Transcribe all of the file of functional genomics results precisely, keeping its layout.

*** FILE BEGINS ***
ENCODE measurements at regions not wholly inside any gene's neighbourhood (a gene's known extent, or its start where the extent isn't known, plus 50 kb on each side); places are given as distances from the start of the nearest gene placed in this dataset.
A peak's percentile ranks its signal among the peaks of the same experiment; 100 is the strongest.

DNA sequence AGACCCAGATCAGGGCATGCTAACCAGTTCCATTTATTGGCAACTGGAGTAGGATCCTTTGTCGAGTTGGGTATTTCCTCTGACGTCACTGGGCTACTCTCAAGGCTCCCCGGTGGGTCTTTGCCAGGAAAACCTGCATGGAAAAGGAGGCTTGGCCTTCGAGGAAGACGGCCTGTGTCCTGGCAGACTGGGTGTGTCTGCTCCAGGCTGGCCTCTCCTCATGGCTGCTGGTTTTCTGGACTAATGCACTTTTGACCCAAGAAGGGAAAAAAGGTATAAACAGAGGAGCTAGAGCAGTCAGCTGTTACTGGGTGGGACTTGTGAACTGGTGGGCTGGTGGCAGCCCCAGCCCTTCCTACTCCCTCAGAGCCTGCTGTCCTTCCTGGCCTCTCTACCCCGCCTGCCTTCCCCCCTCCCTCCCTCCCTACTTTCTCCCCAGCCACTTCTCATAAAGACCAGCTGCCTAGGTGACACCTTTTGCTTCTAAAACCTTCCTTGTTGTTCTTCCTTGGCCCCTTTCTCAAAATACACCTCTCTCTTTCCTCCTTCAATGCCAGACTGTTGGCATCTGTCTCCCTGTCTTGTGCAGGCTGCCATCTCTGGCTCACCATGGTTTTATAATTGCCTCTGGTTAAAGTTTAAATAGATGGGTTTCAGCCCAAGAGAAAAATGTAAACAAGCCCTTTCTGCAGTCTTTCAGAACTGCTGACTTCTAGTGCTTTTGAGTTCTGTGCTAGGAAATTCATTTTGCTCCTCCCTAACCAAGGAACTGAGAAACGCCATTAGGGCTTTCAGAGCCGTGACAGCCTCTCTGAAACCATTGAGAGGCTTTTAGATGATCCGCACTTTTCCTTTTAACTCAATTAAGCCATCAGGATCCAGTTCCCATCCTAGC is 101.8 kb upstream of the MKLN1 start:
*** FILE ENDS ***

ENCODE measurements at regions not wholly inside any gene's neighbourhood (a gene's known extent, or its start where the extent isn't known, plus 50 kb on each side); places are given as distances from the start of the nearest gene placed in this dataset.
A peak's percentile ranks its signal among the peaks of the same experiment; 100 is the strongest.

DNA sequence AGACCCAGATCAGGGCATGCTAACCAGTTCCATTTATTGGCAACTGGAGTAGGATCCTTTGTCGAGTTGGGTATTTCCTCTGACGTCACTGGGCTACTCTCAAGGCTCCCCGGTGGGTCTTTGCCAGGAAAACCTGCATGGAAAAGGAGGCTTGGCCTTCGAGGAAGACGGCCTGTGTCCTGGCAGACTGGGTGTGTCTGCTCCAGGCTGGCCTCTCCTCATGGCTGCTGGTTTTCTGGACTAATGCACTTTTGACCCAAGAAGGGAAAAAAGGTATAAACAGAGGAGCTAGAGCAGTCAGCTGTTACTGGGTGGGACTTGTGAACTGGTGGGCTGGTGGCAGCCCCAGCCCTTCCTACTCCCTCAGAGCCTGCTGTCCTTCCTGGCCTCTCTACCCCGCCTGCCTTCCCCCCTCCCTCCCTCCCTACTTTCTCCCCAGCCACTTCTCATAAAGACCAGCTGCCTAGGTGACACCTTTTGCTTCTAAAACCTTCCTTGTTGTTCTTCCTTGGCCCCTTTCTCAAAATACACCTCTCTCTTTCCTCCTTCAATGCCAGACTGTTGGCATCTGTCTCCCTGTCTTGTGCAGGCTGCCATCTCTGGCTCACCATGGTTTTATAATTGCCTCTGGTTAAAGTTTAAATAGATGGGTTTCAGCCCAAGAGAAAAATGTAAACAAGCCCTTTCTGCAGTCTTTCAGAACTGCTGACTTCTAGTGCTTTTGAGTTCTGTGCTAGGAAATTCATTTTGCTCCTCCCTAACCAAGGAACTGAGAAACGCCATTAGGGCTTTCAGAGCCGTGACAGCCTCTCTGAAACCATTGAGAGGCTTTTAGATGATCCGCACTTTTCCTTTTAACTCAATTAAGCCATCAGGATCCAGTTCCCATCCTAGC is 101.8 kb upstream of the MKLN1 start: